Every October, I get down on my hands and knees, and participate in an annual ritual that combines faith, hard work, and hope. Those who drive by our home may think I am praying in and around the different late season flowers. And in reality, I am on one level.
Every fall, I plant hundreds of spring bulbs. I dig holes at various depths and various sizes. Each one is for a different kind of spring bulb.
This past fall, I planted 565 new bulbs throughout our flower beds. They joined the thousands that have been planted before them. My goal is to have something blooming on the land from the earliest part of the spring all the way into June before the other perennials begin to flower.
I dug shallow holes for the species crocus on the south side of our house, where the ground, sheltered by the house, warms up first. These are the wild crocus and they come forth at the first hint of warmth within the soil. They are quickly followed by the large Dutch crocus, the favorites of the honey bees waking up from their winter hibernation.
Then, various kinds of daffodils from the little ones to the regal and classic King Alfred will bloom. Simultaneously, the early tulips and heirloom species tulips, the original wild ones, will open to reveal their beauty.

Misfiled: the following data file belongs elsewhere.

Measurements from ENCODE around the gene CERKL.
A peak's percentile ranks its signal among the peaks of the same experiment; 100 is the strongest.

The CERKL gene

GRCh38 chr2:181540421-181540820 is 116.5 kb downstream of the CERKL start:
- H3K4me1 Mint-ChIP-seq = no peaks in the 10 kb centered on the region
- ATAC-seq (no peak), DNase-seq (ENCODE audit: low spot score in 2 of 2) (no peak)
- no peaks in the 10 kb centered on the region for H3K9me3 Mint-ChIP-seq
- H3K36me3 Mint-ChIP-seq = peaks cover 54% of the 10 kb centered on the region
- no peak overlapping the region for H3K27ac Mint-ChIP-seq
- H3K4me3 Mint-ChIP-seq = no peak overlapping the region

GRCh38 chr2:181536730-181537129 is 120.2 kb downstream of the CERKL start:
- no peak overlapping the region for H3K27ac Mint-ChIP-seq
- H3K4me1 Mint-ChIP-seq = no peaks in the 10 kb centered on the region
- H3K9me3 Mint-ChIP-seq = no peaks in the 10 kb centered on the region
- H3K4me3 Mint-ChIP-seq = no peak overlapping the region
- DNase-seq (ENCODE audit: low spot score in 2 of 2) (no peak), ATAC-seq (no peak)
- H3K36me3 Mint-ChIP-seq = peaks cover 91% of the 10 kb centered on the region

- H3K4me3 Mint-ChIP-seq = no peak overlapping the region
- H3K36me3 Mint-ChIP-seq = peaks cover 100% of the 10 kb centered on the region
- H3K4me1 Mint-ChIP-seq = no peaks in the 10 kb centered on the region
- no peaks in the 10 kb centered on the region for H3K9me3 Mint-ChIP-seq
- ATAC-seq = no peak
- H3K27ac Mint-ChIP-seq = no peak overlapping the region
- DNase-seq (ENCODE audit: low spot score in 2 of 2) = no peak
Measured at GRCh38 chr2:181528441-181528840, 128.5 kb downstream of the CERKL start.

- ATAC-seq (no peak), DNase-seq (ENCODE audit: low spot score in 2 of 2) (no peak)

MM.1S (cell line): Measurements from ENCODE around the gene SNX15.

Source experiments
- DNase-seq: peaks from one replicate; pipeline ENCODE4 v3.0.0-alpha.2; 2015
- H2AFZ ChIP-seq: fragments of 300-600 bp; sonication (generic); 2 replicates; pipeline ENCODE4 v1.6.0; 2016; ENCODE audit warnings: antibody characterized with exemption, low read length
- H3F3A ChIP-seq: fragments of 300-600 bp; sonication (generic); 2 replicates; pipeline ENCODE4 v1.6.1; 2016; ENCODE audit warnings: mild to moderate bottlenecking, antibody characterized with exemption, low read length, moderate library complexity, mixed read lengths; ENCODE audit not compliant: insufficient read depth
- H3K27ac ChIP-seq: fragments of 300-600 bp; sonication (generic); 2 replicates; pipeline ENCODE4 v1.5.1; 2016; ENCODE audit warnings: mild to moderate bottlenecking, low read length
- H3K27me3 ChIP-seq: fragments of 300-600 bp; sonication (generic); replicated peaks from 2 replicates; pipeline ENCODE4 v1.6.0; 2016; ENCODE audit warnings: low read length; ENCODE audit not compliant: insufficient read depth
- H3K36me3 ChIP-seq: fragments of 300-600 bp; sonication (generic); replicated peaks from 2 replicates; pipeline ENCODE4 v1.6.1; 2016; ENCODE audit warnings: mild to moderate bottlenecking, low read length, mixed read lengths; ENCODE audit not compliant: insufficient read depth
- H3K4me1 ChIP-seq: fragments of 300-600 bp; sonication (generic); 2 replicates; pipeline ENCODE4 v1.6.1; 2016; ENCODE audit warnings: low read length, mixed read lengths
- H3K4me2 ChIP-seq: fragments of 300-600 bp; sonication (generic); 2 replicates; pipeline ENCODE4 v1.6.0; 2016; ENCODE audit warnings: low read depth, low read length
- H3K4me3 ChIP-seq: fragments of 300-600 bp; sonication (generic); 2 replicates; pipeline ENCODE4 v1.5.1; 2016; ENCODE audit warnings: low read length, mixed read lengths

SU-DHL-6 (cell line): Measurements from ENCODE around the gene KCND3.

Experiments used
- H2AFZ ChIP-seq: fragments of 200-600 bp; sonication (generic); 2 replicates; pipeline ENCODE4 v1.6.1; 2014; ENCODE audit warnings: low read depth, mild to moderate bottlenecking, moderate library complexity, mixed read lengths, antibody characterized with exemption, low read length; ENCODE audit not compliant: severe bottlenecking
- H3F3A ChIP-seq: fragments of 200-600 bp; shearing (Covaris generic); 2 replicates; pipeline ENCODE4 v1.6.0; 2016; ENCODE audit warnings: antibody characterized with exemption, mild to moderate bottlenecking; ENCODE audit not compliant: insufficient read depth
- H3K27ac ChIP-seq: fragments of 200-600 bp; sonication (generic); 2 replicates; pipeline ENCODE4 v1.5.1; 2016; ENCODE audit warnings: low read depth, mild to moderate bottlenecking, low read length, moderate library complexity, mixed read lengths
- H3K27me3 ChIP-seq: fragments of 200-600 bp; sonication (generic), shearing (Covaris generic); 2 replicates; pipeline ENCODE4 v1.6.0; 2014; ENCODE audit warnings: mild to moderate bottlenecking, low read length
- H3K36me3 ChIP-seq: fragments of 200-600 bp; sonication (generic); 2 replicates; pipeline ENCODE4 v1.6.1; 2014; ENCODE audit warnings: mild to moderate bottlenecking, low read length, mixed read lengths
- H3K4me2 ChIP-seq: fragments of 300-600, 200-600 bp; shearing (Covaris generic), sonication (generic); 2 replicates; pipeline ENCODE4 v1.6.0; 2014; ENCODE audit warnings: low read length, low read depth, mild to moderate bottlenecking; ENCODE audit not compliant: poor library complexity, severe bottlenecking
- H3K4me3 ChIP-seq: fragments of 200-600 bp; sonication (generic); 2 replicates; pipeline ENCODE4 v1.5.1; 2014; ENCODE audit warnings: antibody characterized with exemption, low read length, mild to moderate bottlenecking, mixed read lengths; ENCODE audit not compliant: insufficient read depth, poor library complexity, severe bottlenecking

At the height of spring, the Darwin tulips, the classic red and pink tulips, will stand tall and make us all stop and admire their majesty. Later in the spring, we will see the Asiatic hybrid lilies flower as the rest of the perennial flowers open and celebrate the return of spring.
Before this spring miracle takes place, I spend many hours in mid-March back on my hands and knees cleaning off the winter detritus of leaves, spent flower stalks, and the normal winter kill that comes with the cold. Then, I spread a fresh layer of bark mulch so the spring moisture lasts long into summer and the weeds are suppressed.
As I participate in this annual spring ritual that started back in October, I am reminded of the lines from a poem called “Reverdure” by Wendell Berry from his book of poetry called The Clearing. As he writes about spring:
“An old grandmother
a little surprised
to be waking up again,
the ground slowly remembers
the shapes of grass blades,
stems, leaves, birds,
cattle, people, songs.”
This spring, after multiple years of living with the weight and challenges of a global pandemic, I celebrate the ground waking up and remembering crocus, daffodils, and tulips. I so enjoy the happiness and smiles that people show as they walk by our house with their dogs and families.
As the earth wakes up to spring, so do we. We remember that goodness still exists in the world, and that miracles happen each and every day. We just have to pause, spend a few minutes with some crocus, daffodils or tulips, and remember that the Divine is all around us. And we are blessed beyond measure to be a part of this change in the seasons.
Geery Howe, M.A.
Executive Coach in Leadership,
Strategic Planning, and
Morning Star Associates
319 - 643 - 2257